THE SECRET DIARY OF LYDIA BENNET DIGITAL ASSETS
About the Book:
Title: THE SECRET DIARY OF LYDIA BENNET
Author: Natasha Farrant
Pub. Date: October 25, 2016
Publisher: The Chicken House
Formats: Hardcover, eBook
A fresh, funny, and spirited reimagining of Jane Austen's beloved Pride and Prejudice, The Secret Diary of Lydia Bennet brings the voice of the wildest Bennet sister to life.
Lydia is the youngest of the five Bennet girls. She's stubborn, never listens, and can't seem to keep her mouth shut -- not that she would want to anyway. She wishes her older sisters would pay her attention, or that something would happen in her boring country life.
Luckily, that something is right around the corner, and it's the handsome Wickham, who arrives at Longbourn to sweep her off her feet. Lydia's not going to let him know THAT, of course, especially since he only seems to be interested in friendship. But when they both decide to summer in the fasionable seaside town of Brighton, their paths inevitably become entangled again.
At the seaside, Lydia also finds exciting new ways of life and a pair of friends who offer her a future she would have never dreamed possible. Lydia finally understands what she really wants. But can she get it?
“Lydia, are you quite well?” Mamma’s voice brought me back to the drawing room.
“What did you say, Mamma?” I asked.
“You are quite flushed! Move away from the fire, child.”
“Please may I be excused?”
I slipped out before Mamma could reply, and ran all the way to the Waire.
It is really only a small stream, but when I was a little girl I thought it a great river. There is a sort of beach by the bridge, where once when I was eight I tried to swim like the village boys do. I hid in a tree and spied on them for a week to understand how they floated, and one afternoon when they had gone I stripped down to my shift and waded in.
For a few seconds—maybe even a minute—it was marvelous. My toes curled in soft sand, my shift floated about my waist, and my whole body burned with cold. I lay on my back as I had seen the boys do, and water rushed over my head, and the world was full of bubbles, and it was absolutely splendid. Then the current swept me away and I nearly drowned.A farmhand found me clinging to a rock in the middle of the water and carried me home, and it was all vastly dramatic. Mamma almost fainted at the sight of me, all wet and covered in mud and bleeding a bit, and Father actually smacked me. My sisters couldn’t believe what I had done. They tried to make me promise I wouldn’t do it again, but I refused. I said nothing in my life had ever been so wonderful, and I never admitted to a single soul how frightened I had been.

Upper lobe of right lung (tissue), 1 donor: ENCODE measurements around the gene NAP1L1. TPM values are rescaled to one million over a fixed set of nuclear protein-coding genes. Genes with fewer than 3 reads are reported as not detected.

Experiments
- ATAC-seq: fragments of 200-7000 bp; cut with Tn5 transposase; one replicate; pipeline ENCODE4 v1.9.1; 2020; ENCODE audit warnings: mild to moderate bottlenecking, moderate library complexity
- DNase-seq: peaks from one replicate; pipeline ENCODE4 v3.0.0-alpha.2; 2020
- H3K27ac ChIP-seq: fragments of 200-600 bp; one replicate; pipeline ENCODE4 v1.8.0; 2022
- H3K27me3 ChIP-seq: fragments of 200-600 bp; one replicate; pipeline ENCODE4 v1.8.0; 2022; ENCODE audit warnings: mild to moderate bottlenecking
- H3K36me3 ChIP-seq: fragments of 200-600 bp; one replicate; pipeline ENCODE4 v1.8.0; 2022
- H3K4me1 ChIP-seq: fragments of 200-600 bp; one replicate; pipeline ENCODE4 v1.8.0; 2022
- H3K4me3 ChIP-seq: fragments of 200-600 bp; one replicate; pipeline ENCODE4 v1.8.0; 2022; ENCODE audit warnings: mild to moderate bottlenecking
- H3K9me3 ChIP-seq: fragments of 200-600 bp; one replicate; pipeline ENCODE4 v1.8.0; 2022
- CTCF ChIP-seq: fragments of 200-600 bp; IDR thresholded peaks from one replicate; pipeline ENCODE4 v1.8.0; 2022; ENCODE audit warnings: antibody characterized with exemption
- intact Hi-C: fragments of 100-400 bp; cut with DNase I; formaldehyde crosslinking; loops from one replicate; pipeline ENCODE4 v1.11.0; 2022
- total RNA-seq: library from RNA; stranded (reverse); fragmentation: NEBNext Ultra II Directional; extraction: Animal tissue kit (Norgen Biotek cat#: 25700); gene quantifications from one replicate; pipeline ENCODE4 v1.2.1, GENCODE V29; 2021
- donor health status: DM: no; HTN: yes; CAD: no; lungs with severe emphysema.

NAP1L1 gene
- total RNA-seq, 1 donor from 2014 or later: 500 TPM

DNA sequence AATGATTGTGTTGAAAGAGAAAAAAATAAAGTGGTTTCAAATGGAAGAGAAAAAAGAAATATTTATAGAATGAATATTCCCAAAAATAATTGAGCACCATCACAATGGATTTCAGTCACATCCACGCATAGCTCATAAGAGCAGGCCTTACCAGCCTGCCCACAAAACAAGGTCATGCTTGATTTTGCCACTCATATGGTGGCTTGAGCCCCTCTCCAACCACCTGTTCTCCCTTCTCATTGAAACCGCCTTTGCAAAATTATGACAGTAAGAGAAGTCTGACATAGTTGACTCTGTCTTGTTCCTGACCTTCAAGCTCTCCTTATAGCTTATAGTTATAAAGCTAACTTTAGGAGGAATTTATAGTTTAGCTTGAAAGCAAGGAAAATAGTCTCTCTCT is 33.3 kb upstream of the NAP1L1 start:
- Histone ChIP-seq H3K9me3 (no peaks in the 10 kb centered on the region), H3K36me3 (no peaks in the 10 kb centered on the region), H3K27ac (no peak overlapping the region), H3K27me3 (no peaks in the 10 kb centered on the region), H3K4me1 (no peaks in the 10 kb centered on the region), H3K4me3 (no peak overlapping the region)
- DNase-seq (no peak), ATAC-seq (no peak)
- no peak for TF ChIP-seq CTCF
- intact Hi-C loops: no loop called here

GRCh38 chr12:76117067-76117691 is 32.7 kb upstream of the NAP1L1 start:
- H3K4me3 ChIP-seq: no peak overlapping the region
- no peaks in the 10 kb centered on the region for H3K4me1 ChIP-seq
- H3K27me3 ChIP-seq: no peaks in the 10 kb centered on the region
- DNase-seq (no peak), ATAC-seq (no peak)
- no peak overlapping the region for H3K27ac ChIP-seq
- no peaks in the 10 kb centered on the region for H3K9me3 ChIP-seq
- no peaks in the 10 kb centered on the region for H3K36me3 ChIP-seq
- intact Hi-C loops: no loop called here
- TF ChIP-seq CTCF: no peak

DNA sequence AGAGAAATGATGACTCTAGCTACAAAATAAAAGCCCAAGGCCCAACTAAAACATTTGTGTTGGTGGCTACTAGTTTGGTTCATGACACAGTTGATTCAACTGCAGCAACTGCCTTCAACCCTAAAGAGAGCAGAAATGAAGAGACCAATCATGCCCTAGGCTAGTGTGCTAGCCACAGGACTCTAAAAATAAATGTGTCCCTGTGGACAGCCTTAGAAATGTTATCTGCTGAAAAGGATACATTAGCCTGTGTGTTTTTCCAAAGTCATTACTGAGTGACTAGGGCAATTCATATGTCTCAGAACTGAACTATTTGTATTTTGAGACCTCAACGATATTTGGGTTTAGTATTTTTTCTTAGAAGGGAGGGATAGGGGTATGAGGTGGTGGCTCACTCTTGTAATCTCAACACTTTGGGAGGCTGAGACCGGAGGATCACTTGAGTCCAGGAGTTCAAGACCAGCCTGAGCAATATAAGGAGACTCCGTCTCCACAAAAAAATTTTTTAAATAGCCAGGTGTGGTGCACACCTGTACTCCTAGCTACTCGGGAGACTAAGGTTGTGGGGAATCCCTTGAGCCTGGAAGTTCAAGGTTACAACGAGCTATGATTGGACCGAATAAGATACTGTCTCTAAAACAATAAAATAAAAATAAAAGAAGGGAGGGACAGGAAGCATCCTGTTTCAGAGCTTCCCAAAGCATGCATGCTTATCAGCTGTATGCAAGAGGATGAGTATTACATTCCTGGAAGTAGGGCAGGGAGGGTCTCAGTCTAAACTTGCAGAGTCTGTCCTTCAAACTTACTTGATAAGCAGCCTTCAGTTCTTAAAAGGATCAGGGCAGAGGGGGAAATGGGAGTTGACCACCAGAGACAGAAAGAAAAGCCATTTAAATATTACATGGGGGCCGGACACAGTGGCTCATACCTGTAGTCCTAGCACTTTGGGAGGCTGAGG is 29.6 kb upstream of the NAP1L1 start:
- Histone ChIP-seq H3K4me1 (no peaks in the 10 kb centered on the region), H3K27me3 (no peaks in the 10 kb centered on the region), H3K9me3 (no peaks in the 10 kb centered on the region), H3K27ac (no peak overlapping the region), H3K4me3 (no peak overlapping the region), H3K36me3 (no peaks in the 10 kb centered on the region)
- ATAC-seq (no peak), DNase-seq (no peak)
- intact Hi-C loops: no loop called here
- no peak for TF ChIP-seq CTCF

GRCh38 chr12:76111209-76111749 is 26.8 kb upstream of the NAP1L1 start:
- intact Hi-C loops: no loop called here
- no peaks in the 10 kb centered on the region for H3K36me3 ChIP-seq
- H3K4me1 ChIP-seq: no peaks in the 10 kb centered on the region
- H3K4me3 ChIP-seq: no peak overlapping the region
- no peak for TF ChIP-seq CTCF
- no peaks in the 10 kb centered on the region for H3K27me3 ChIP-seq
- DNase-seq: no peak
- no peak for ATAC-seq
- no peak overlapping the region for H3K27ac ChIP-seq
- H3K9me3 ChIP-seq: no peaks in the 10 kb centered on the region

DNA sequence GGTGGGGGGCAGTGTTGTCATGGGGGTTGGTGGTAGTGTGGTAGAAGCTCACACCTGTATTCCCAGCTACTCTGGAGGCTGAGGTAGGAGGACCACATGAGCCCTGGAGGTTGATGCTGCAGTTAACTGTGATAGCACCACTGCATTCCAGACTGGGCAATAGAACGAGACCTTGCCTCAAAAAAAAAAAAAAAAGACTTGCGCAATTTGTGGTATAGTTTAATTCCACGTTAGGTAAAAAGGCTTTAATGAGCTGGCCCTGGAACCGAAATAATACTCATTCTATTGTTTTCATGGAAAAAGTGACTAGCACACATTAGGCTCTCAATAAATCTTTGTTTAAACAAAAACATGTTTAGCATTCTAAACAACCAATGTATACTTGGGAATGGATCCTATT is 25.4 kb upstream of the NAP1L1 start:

I still love the Waire, despite it trying to kill me. I haven’t tried to swim again, but I do paddle sometimes, and I always go to it when I feel like I did today. Even though here it is only a stream, Mary says that about fifteen miles away it flows into the Lea, which flows into the Thames, which goes through London and then into the sea, and that must be quite something.About Martina:
I am one of those rarities, a Londoner born and bred. And like most true Londoners, I’m not completely English, but three-quarters French with a little bit Dutch thrown in. I can’t imagine living anywhere else, though I would like a horse, a big old house with a secret passage or two, a fig tree, a walnut tree, lots of dogs and a vista of rolling hills on one side and the sea on the other. All of which are sadly incompatible with both life in the city and my income.
I write partly because in my stories I can live the lives I’m not…
I have two teenage daughters, Justine and Lily, who provide endless inspiration for my books. I am pleased to say inspiration works both ways. One of them has dyed her hair pink, and the other has taken to hanging out on the roof in the middle of the night.
The “person” I talk to most is my tortoiseshell cat, Amber. This is because as a writer you spend a lot of time alone, which makes you go slightly mad. Amber repays me for my conversation by trashing my house. Soon we are goig to buy a dachshund puppy called Blue, and presumably he will be equally destructive.
I get very grumpy if I don’t have a good book to read, if I’m not writing, if I’m hungry, tired or don’t get enough exercise. Otherwise I am a generally cheerful person.
Click here for answers to Frequently Asked Questions about my life as a writer.
3 winners will receive finished copies of THE SECRET DIARY OF LYDIA BENNET, US Only.
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